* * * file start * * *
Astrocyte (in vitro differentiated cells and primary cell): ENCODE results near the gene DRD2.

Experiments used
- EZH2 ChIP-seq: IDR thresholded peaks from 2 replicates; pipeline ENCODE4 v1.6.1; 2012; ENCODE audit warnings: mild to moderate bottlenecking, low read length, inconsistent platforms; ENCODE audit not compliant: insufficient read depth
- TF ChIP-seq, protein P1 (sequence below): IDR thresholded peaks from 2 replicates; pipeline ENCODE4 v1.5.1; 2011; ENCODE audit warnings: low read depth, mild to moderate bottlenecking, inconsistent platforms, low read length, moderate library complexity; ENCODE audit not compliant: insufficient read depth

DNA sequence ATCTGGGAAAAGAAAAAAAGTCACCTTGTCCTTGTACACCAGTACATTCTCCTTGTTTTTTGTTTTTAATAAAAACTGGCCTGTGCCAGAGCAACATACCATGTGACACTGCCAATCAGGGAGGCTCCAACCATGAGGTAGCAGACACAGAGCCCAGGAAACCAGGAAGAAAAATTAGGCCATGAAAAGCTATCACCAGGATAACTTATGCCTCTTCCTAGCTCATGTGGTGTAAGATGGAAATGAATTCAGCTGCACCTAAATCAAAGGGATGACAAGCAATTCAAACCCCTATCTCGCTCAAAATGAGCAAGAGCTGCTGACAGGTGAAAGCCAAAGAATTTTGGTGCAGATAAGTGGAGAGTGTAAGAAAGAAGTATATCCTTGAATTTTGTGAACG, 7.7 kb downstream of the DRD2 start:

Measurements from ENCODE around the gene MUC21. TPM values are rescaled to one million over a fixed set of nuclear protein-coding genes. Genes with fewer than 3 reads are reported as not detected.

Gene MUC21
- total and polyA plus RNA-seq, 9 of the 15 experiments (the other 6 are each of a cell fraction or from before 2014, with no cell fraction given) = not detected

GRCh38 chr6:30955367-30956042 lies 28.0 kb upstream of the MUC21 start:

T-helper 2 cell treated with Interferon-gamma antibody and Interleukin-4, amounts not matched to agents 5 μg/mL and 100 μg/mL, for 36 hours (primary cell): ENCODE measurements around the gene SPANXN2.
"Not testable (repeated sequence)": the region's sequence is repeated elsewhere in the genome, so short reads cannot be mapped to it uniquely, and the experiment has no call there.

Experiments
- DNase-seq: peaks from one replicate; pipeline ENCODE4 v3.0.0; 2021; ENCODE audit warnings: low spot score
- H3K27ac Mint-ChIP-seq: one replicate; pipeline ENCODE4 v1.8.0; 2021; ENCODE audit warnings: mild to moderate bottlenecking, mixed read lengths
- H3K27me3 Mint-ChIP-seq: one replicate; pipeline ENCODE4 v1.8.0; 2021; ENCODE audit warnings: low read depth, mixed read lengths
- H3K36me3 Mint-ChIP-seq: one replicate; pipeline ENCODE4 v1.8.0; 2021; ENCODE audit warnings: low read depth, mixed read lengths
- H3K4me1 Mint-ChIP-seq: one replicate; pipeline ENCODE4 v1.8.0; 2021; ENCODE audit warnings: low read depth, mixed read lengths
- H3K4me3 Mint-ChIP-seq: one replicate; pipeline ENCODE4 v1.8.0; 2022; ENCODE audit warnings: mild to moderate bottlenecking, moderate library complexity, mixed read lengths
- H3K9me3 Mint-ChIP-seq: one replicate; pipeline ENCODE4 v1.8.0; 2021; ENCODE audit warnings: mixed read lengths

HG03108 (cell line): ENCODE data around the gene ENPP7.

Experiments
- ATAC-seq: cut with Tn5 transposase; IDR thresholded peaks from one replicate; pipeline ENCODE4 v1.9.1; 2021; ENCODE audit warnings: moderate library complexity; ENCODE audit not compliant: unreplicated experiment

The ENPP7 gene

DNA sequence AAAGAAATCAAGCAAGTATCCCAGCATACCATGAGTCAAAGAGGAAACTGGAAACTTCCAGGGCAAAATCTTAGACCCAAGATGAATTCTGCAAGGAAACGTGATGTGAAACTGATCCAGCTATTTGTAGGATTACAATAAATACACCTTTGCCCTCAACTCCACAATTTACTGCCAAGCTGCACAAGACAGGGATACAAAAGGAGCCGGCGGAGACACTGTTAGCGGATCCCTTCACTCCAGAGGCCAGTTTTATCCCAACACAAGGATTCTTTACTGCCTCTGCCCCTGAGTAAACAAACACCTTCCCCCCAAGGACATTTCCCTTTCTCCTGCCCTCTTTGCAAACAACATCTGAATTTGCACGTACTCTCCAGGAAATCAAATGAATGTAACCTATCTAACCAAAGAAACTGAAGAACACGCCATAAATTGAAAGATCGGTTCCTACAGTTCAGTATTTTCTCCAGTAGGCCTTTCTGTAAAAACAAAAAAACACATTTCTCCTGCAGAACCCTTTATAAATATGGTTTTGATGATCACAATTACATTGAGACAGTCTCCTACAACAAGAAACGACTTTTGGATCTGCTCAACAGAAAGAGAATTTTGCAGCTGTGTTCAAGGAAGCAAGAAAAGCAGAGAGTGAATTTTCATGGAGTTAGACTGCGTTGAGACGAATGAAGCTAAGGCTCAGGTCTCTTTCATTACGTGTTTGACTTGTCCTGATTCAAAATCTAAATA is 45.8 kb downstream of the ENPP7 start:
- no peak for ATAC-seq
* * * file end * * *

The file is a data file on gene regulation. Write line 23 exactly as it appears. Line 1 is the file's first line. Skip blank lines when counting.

The ENPP7 gene